The Great Divide: How Our Childfree Friends Really FeelAmy Kuras
It’s one of the biggest divides we experience with our friends — the people who have kids and the people who don’t. Either you’re at that phase of life where some friends are already procreating and some are just trying to get through grad school, or you’ve been through the late-20s, early-30s thing of much of your social life being dominated by weddings and now, a few years later, there are baby showers galore.
I’ve been on both ends of the spectrum. While I apparently hang with late bloomers because few of my friends married much before 30, my husband and I refer to the summer of 2003 as “the year everyone had a baby except us” because we’d been trying for over a year to have a baby with no success, while friends and family all seemed to get pregnant right out of the gate.
So I understand how parenthood can impact your friendships on both sides. Also, by the time my babies did arrive, the vast majority of my friends were either still childfree or contending with preschool and potty training instead of night feedings and first smiles.
It’s damaged some of my friendships. One friend I roll my eyes at because she’s appointed herself an expert on parenting and enjoys telling all of the parents in our circle of friends what we’re doing wrong. Another friend couldn’t stand the idea that maybe her self-created dramas were not the most compelling thing on my radar anymore, so she ended a friendship that had lasted most of our lives.
But mostly, we’ve been lucky. Our childfree friends are nice to our kids, bear with us when parenting gets in the way of the rest of life, and bring interesting topics to the table so we don’t find ourselves dwelling on our kids. Interestingly, today, I came across two writers’ perspectives on being a friend to parents, especially new parents. One, Megan Gloss, I think was aiming for funny but just came out kind of snarky and rude.
“For those of us childless, maxed out on baby talk (in addition to bloodcurdling baby screams in public) and sans a parental perspective, how much tolerance should we be expected to have? And in turn, when should our friends know to stick a pacifier in it?”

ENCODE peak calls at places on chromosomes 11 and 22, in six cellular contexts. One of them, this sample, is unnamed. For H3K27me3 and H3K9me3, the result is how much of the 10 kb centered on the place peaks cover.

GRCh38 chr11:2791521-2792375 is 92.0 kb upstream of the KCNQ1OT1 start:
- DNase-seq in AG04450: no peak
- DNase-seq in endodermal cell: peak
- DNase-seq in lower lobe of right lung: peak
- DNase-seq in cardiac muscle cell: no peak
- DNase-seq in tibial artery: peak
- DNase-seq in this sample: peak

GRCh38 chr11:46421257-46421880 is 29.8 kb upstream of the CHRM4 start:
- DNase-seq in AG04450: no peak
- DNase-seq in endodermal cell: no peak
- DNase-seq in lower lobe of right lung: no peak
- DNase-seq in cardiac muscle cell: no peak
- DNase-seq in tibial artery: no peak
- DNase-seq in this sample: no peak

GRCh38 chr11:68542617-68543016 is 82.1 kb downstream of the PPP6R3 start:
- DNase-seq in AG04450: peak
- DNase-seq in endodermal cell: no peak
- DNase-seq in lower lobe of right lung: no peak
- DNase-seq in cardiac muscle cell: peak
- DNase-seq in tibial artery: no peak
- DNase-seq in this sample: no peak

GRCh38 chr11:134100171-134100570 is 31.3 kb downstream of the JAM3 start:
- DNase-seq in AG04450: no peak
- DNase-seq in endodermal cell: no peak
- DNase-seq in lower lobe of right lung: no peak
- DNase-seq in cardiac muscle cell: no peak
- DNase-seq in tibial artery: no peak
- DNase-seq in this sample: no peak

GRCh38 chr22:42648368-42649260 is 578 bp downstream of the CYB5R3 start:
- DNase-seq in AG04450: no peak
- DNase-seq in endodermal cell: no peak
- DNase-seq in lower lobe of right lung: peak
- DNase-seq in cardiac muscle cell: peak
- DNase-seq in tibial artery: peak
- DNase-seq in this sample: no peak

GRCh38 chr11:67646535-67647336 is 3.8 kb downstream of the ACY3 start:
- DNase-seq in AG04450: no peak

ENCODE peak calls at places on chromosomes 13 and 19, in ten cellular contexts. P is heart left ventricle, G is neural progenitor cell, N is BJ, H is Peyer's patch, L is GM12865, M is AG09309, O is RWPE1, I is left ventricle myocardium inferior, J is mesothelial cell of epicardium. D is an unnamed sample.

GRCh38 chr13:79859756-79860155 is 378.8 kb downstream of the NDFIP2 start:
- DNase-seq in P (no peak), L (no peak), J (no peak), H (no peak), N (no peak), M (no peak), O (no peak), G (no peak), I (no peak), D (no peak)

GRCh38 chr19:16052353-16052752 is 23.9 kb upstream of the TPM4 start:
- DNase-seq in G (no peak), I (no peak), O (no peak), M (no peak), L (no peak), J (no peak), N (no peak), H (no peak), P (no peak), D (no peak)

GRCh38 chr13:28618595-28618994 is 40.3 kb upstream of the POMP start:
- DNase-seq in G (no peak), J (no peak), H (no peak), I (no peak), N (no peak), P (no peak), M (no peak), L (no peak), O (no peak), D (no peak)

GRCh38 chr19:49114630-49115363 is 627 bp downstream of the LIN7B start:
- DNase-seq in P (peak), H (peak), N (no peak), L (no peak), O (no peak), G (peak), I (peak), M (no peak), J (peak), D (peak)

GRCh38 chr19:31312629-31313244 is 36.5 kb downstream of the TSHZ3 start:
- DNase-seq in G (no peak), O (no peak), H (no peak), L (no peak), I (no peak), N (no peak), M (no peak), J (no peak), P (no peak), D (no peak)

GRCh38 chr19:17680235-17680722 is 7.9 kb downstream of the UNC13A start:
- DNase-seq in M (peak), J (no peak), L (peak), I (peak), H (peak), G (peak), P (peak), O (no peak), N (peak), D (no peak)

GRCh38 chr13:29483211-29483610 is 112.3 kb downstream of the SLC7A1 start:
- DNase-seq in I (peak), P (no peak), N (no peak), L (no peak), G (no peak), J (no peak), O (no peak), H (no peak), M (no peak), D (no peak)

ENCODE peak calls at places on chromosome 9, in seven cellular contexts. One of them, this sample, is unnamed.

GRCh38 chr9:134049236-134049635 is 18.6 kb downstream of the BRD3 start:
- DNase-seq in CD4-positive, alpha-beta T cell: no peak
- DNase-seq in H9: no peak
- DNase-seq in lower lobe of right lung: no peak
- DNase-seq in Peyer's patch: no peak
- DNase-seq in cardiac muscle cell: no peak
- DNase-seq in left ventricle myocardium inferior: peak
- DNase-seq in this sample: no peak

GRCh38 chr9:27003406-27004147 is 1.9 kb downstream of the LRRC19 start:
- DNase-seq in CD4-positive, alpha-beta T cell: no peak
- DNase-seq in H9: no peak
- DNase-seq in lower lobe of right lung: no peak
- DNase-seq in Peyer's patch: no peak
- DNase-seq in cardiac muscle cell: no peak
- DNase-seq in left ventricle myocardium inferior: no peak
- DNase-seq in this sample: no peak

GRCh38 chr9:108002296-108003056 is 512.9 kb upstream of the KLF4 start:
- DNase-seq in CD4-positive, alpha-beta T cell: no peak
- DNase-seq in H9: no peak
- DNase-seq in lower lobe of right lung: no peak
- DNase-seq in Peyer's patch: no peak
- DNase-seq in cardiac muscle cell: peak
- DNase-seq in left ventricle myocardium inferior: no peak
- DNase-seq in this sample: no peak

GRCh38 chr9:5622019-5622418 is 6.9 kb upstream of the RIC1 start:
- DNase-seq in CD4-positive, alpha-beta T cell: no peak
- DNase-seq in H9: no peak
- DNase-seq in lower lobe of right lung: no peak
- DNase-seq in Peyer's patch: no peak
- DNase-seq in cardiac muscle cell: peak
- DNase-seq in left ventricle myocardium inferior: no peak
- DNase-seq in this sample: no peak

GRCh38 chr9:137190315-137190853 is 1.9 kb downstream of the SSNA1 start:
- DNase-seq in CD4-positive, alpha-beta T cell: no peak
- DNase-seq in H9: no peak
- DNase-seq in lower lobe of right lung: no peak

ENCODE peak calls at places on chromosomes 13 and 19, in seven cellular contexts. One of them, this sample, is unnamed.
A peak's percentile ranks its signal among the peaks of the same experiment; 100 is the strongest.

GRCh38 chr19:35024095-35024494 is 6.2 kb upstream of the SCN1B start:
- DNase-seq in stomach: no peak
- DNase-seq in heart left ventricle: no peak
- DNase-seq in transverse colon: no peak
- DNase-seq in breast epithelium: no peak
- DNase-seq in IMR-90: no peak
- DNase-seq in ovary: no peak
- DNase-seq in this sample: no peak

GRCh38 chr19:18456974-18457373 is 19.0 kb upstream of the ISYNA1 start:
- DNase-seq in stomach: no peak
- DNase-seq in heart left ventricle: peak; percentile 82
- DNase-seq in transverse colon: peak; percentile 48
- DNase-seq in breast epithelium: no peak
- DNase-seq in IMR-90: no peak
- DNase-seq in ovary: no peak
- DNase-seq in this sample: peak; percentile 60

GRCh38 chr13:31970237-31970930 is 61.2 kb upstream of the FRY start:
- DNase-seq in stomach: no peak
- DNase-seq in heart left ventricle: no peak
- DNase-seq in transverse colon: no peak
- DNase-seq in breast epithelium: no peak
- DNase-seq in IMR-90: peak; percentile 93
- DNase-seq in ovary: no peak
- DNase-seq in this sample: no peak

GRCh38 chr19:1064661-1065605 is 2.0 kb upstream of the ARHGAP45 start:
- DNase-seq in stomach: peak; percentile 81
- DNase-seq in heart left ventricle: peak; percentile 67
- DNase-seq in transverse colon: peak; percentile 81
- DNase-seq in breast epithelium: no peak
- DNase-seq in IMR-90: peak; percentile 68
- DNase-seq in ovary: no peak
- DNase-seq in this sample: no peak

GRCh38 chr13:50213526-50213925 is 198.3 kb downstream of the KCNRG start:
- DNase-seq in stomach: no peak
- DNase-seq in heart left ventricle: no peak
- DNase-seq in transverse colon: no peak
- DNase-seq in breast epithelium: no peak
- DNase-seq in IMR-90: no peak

Nice. Because God forbid we have something else to talk about than your favorite topics, Pumpkin — and believe me, no one is more mortified by those baby screams than your friend.
On the other hand, I do kind of get her point. Having been on both sides of the issue, I realize how new parenting, especially, can be so absorbing that you literally can think of nothing else to talk about — and how irritating that can be if you’re not similarly obsessed. But, you know, kids do scream and cry and interrupt conversations and need attention no matter how much you are longing to dish with your friends over ANYTHING but babies — and good friends realize that and are willing to ride it out.
Sara Foss, on the other hand, comes across like a good friend to her parent friends. She talks somewhat wistfully about how babies remind her of the passage of time and how life always changes. While she doesn’t portray her new-parent friends all that flatteringly, she sounds, in short, like the kind of caring friend I’ve been mostly blessed with and treasure like gold — people who care about and take an interest in our kids, and equally as important, give us some perspective on the world outside parenting. She writes:
“That doesn’t mean I want every conversation and activity to revolve around children, but I care about my friends and, by extension, their children — I want to know what they’re all about.”
I’m thinking a friend like that is someone you’d want to keep around, no matter where life takes you both. Things are always changing. Those friends that can roll with the punches and cut you some slack for being a baby-obsessed new parent until that phase passes are the people who prove to be keepers — just be sure to give them the same support and consideration when their lives change.
Photo: flickr.com/ Ed Yourdon